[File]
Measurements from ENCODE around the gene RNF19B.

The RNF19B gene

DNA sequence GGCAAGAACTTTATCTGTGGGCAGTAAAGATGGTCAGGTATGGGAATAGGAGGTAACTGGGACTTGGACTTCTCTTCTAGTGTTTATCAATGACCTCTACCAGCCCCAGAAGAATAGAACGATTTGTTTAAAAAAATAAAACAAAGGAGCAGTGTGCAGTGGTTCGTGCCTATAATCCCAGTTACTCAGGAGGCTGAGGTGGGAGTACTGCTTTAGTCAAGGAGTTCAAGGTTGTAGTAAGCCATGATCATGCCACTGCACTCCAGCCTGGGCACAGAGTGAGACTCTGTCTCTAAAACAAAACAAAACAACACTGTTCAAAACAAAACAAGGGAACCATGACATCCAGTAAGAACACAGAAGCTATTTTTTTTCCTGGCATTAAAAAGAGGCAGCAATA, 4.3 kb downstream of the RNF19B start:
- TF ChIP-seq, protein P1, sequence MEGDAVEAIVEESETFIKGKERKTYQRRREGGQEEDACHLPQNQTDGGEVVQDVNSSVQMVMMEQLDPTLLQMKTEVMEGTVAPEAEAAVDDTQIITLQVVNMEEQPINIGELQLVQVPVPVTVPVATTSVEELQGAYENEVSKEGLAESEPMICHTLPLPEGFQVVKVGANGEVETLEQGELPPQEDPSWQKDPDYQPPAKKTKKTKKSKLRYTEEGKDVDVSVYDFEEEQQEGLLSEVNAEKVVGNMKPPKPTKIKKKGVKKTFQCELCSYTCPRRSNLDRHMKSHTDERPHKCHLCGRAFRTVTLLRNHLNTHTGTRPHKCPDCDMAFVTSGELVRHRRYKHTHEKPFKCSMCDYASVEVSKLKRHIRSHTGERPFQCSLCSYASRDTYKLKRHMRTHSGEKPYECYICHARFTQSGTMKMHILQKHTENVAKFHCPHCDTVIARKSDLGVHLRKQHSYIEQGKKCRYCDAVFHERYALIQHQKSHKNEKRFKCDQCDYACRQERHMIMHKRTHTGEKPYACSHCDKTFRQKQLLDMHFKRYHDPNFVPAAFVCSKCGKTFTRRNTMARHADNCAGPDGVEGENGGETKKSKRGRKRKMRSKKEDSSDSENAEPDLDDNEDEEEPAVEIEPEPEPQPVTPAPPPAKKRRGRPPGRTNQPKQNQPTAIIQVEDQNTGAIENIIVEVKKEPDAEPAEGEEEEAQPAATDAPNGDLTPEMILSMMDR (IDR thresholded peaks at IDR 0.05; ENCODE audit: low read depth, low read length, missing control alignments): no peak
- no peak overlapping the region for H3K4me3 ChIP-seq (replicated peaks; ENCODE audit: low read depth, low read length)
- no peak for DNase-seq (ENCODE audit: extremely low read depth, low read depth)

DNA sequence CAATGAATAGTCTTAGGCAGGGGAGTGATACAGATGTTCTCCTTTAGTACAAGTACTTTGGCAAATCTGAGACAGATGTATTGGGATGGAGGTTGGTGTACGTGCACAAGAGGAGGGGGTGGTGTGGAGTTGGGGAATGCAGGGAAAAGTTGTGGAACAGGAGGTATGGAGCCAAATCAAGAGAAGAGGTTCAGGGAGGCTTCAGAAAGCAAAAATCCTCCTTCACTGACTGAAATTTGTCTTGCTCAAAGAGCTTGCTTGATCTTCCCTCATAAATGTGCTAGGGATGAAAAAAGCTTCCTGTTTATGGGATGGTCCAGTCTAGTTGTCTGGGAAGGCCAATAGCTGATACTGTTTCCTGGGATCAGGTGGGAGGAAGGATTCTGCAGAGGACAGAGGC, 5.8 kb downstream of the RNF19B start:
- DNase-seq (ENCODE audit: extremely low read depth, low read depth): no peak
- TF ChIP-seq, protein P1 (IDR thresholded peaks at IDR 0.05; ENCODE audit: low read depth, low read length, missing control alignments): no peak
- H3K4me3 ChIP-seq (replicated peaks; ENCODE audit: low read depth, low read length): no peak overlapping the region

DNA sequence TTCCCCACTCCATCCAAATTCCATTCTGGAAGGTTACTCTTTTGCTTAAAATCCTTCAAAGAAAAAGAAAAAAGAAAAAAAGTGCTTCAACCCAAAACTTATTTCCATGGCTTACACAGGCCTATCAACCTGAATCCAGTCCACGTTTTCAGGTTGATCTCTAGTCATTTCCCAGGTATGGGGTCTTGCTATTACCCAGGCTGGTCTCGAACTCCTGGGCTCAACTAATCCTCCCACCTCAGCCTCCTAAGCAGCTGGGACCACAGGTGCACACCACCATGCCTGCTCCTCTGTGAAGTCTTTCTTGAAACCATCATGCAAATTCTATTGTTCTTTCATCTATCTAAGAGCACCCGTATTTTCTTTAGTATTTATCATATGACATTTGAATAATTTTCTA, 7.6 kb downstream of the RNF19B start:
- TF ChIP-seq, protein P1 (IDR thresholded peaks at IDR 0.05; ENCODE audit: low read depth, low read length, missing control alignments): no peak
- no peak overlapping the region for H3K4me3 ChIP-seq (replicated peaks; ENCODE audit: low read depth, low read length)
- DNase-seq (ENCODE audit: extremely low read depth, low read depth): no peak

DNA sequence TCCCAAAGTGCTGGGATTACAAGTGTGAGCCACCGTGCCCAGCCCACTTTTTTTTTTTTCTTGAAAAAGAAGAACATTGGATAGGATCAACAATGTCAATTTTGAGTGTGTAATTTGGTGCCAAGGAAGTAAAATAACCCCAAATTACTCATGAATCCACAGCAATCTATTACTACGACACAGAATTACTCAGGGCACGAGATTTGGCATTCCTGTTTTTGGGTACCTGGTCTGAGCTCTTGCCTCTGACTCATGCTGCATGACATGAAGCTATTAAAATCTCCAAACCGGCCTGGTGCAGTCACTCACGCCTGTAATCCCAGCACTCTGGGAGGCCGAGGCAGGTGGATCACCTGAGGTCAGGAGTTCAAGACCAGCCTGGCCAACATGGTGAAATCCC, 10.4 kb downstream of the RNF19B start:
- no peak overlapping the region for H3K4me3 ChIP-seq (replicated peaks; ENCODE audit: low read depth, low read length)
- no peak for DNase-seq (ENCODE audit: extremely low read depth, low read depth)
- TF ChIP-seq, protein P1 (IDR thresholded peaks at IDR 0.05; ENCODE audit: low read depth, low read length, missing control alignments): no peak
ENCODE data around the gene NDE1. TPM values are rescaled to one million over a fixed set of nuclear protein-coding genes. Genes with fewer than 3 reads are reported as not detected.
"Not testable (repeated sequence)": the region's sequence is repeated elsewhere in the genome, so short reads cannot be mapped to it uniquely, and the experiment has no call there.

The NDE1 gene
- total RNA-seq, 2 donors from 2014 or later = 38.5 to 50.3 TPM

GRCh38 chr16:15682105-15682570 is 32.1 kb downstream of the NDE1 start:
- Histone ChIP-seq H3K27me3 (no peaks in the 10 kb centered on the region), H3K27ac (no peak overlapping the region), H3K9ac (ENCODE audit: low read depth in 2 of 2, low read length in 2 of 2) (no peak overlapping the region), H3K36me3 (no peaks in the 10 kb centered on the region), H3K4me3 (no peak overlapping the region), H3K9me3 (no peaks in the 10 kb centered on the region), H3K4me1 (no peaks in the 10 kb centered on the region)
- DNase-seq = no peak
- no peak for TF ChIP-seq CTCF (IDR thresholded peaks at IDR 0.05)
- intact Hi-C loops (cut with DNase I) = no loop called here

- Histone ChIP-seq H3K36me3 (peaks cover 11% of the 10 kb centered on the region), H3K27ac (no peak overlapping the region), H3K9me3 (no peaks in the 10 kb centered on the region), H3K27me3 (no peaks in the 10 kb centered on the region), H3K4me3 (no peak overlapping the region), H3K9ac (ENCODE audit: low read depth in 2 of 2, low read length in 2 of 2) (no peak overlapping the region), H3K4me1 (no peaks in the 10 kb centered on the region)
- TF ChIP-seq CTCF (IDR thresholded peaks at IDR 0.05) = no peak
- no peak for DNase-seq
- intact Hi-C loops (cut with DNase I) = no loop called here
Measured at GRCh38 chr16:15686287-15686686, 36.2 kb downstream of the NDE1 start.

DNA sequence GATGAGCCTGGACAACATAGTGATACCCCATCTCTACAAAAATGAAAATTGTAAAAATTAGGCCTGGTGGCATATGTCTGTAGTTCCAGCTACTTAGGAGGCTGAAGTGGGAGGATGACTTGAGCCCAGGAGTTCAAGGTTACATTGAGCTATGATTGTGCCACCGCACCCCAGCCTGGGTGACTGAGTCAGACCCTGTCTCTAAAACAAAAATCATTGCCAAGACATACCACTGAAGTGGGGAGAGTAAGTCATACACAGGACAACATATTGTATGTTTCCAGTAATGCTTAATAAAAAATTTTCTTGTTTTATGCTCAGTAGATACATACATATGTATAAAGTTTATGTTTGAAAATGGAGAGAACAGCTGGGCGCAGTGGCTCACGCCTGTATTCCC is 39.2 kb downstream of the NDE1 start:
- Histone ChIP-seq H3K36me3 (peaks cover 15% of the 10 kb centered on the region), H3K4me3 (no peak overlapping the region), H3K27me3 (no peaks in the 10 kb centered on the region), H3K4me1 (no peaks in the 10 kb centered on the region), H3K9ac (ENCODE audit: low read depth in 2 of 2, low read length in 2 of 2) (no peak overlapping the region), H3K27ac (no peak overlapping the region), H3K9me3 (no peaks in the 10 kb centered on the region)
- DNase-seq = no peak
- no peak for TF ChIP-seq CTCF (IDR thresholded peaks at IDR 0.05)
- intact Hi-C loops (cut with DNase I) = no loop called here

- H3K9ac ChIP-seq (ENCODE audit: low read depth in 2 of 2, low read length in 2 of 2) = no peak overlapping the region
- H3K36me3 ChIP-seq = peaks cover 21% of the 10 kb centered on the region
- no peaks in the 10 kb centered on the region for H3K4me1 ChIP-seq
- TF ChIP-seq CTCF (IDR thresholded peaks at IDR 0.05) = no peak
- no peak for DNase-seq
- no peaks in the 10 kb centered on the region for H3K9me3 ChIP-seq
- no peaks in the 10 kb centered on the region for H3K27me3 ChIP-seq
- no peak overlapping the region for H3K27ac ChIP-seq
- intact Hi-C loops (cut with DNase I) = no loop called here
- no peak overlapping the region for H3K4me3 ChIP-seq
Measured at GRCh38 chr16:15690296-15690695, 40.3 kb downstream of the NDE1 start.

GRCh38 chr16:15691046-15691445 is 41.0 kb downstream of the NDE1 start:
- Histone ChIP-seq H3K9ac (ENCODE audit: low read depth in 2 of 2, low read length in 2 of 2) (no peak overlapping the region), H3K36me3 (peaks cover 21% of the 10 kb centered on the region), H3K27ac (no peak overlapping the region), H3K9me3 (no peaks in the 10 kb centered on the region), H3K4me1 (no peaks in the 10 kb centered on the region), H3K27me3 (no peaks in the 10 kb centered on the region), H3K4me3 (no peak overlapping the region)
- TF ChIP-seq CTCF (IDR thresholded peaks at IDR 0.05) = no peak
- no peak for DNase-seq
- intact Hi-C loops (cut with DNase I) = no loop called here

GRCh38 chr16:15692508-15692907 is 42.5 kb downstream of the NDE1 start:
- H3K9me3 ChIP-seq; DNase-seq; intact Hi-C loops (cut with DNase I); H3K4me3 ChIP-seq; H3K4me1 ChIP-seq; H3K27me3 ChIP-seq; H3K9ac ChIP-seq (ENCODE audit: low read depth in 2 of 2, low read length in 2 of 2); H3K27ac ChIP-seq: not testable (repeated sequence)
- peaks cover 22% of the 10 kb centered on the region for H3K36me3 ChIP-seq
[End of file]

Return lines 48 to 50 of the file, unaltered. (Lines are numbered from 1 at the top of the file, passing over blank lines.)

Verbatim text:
Measured at GRCh38 chr16:15690296-15690695, 40.3 kb downstream of the NDE1 start.

GRCh38 chr16:15691046-15691445 is 41.0 kb downstream of the NDE1 start:
- Histone ChIP-seq H3K9ac (ENCODE audit: low read depth in 2 of 2, low read length in 2 of 2) (no peak overlapping the region), H3K36me3 (peaks cover 21% of the 10 kb centered on the region), H3K27ac (no peak overlapping the region), H3K9me3 (no peaks in the 10 kb centered on the region), H3K4me1 (no peaks in the 10 kb centered on the region), H3K27me3 (no peaks in the 10 kb centered on the region), H3K4me3 (no peak overlapping the region)